In order to present the user with the captive portal web page, many
   devices perform DNS and / or HTTP and / or IP hijacks.  As well as
   being kludgy hacks, these techniques looks very similar to attacks
   that DNSSEC and TLS protect against.

   This document describes a DHCP option (Captive-Portal) that informs
   DHCP clients that they are behind a captive portal device, and how to
   contact it.

   This document neither condones nor condemns captive portals; instead
   it recognises that they are here to stay, and attempts to improve the
   user's experience.




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1.1.  Requirements notation

   The key words "MUST", "MUST NOT", "REQUIRED", "SHALL", "SHALL NOT",
   "SHOULD", "SHOULD NOT", "RECOMMENDED", "MAY", and "OPTIONAL" in this
   document are to be interpreted as described in [RFC2119].

2.  Background

   Many Internet Service Providers (ISPs) that offer public Internet
   access require the user to first accept an Acceptable Use Policy
   (AUP) and / or provides billing information (such as their last name
   and / or room number in a hotel, credit card information, etc)
   through a web interface.

   In order to meet this requirement, some ISPs implement a captive
   portal (CP) - a system that intercepts user requests and redirects
   them to an interstitial login page.

   Captive portals intercept and redirects user requests in a number of
   ways, including:

   o  DNS Redirection

   o  IP Redirection

   o  HTTP Redirection

   o  Restricted scope addresses

   o  Traffic blocking (until the user is authenticated)

   In order to ensure that the user is unable to access the Internet,
   captive portals usually implement IP based filters, or place the user
   in to a restricted VLAN or restricted IP range until after they have
   been authorized.

2.1.  DNS Redirection

   The CP either intercepts all DNS traffic or advertises itself (for
   example using DHCP) as the recursive server for the network.  Until
   the user has authenticated to the captive portal, the CP responds to
   all DNS requests listing the address of its web portal.  Once the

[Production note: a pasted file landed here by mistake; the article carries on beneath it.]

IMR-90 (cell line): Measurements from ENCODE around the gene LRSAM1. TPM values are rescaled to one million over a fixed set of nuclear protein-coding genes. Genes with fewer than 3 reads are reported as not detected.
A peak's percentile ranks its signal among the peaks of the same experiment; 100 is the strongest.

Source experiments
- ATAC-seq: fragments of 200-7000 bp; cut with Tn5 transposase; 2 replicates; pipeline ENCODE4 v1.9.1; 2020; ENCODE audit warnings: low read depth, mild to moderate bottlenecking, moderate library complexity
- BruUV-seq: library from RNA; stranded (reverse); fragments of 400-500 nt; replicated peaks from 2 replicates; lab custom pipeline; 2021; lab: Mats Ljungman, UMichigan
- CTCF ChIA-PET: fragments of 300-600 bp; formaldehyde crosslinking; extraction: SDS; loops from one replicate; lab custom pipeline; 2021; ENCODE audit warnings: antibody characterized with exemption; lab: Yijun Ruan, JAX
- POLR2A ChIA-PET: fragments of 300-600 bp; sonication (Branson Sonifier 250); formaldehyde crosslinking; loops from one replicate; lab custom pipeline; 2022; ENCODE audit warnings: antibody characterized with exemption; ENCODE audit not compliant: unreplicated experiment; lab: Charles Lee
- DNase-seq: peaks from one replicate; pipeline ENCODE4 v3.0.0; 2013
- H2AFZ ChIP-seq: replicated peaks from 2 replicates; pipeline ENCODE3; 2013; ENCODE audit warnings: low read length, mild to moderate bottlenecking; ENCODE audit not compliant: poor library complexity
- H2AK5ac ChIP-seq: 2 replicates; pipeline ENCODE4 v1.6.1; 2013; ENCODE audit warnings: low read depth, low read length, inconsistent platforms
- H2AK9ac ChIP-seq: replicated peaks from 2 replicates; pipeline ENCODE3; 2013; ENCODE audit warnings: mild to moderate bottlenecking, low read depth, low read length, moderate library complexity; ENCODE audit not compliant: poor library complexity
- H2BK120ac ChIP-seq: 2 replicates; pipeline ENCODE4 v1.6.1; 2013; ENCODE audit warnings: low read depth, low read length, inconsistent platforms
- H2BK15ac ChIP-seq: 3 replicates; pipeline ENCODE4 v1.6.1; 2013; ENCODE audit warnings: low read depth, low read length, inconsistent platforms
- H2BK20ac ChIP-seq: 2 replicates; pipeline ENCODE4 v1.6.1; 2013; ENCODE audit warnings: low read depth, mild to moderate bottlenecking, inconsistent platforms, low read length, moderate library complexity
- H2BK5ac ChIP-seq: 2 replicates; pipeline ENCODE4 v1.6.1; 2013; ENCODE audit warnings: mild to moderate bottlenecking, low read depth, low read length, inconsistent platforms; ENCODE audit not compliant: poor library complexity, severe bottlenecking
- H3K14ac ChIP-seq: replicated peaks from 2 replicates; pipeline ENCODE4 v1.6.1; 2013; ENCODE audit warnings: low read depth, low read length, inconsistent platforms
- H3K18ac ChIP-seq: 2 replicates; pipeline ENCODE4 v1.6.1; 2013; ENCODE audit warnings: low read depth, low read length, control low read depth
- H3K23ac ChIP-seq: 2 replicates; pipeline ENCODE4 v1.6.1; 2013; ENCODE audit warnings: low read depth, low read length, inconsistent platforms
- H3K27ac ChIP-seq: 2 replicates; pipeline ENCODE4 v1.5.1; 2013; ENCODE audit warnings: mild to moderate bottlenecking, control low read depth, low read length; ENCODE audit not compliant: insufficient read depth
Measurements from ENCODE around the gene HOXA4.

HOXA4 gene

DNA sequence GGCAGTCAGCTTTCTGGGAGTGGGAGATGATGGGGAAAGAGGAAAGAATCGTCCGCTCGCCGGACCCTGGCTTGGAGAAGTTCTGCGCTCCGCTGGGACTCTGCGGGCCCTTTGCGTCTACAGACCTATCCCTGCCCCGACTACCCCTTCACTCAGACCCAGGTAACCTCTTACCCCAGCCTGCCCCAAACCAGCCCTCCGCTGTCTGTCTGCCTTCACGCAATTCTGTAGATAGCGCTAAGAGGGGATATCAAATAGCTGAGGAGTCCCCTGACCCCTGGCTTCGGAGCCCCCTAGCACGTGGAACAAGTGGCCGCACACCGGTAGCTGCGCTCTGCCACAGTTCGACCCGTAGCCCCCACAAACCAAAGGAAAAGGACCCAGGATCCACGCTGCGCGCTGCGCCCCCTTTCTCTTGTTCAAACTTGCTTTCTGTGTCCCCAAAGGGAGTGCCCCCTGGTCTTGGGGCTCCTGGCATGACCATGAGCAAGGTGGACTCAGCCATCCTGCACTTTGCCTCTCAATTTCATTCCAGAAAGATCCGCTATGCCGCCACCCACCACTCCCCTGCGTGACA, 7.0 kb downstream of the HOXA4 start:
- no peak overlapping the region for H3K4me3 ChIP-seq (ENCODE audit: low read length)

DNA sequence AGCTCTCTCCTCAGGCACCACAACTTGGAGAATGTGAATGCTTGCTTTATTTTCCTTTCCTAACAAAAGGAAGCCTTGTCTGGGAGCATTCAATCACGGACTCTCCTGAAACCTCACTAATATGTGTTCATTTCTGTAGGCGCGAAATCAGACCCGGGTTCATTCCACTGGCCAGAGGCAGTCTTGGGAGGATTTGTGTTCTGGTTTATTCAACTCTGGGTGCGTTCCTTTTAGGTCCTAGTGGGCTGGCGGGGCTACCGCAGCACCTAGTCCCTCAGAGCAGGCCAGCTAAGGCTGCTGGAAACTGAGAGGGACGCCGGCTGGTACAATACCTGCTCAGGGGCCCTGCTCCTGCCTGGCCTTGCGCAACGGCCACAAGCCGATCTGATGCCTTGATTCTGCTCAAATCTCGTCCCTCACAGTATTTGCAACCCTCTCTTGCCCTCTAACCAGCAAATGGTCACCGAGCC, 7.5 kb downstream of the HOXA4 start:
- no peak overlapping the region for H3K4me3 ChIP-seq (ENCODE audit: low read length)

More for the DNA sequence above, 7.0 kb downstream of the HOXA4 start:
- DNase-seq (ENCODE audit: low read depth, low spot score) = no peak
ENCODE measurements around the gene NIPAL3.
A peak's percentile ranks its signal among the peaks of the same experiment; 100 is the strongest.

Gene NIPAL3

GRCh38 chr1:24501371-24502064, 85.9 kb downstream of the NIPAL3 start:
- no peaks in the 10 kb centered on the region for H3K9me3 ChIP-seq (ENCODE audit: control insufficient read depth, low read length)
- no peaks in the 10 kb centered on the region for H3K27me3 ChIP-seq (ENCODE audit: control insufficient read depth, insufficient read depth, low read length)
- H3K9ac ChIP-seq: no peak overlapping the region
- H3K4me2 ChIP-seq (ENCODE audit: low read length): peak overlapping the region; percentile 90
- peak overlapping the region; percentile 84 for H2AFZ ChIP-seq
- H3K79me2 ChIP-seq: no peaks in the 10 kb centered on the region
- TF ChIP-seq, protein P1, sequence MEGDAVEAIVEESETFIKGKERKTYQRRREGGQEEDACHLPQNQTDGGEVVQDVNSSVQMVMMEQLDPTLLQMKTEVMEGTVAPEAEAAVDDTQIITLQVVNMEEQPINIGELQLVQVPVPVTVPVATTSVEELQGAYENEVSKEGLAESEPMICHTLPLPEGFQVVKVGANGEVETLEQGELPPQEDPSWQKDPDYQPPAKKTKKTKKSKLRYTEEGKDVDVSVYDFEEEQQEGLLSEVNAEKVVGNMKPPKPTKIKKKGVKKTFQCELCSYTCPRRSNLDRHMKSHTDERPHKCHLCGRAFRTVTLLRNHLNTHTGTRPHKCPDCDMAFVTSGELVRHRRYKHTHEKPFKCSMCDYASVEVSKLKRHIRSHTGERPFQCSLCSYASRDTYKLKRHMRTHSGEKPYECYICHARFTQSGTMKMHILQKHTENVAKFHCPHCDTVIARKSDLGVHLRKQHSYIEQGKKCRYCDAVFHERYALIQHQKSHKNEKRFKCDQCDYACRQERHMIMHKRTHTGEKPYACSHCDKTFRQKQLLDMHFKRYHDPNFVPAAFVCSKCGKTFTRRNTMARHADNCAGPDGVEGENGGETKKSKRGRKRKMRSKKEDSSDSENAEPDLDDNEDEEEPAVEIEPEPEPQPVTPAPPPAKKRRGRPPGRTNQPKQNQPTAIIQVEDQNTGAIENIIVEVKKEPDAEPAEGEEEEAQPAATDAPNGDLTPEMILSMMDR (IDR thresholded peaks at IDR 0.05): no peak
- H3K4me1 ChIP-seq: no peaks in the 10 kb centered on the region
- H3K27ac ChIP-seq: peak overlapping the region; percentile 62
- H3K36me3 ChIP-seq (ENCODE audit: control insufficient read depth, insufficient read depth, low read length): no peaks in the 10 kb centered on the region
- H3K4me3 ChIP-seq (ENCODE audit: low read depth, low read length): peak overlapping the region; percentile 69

user has authenticated the CP returns the "correct" addresses.

   This technique has many shortcomings.  It fails if the client is
   performing DNSSEC validation, or if the client already has the DNS
   information cached.




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2.2.  HTTP Redirection

   In this implementation, the CP acts like a transparent HTTP proxy;
   but when it sees an HTTP request from an unauthenticated client, it
   intercepts the request and responds with an HTTP status code 302 to
   redirect the client to the Captive Portal Login.

   The issues with this technique include:

   o  It fails if the user is only using HTTPS

   o  It exposes various private user information, such as HTTP Cookies,
      etc.

   o  It doesn't work if the client has a VPN and / or proxies their web
      traffic to an external web proxy.

2.3.  IP Hijacking

   In this scenario, the captive portal intercepts connections to any IP
   address.  It spoofs the destination IP address and "pretends" to be
   whatever the user tried to access.

   This technique has similar issues as the HTTP solution, but may also
   break other protocols, and may expose more of the users private
   information, etc.

3.  The Captive-Portal DHCP Option

   The Captive Portal DHCP Option (TBA1) informs the DHCP client that it
   is behind a captive portal and provides the URI to access the
   authentication page.  This is primarily intended to improve the user
   experiance; for the forseeable future captive portals will still need
   to implement the interception techniques to serve legacy clinets.

   This draft is not intended to provide guidance on how to implement a
   captive portal.  As such, it assumes that the captive portal on a
   dual-stack or IPv6-only network is already capable of intercepting
   IPv6 traffic.  However, in order to support IPv6 with the proposed
   DHCP option, there are some additional considerations.  In a dual-
   stack network, the network supports both IPv4 and IPv6 protocols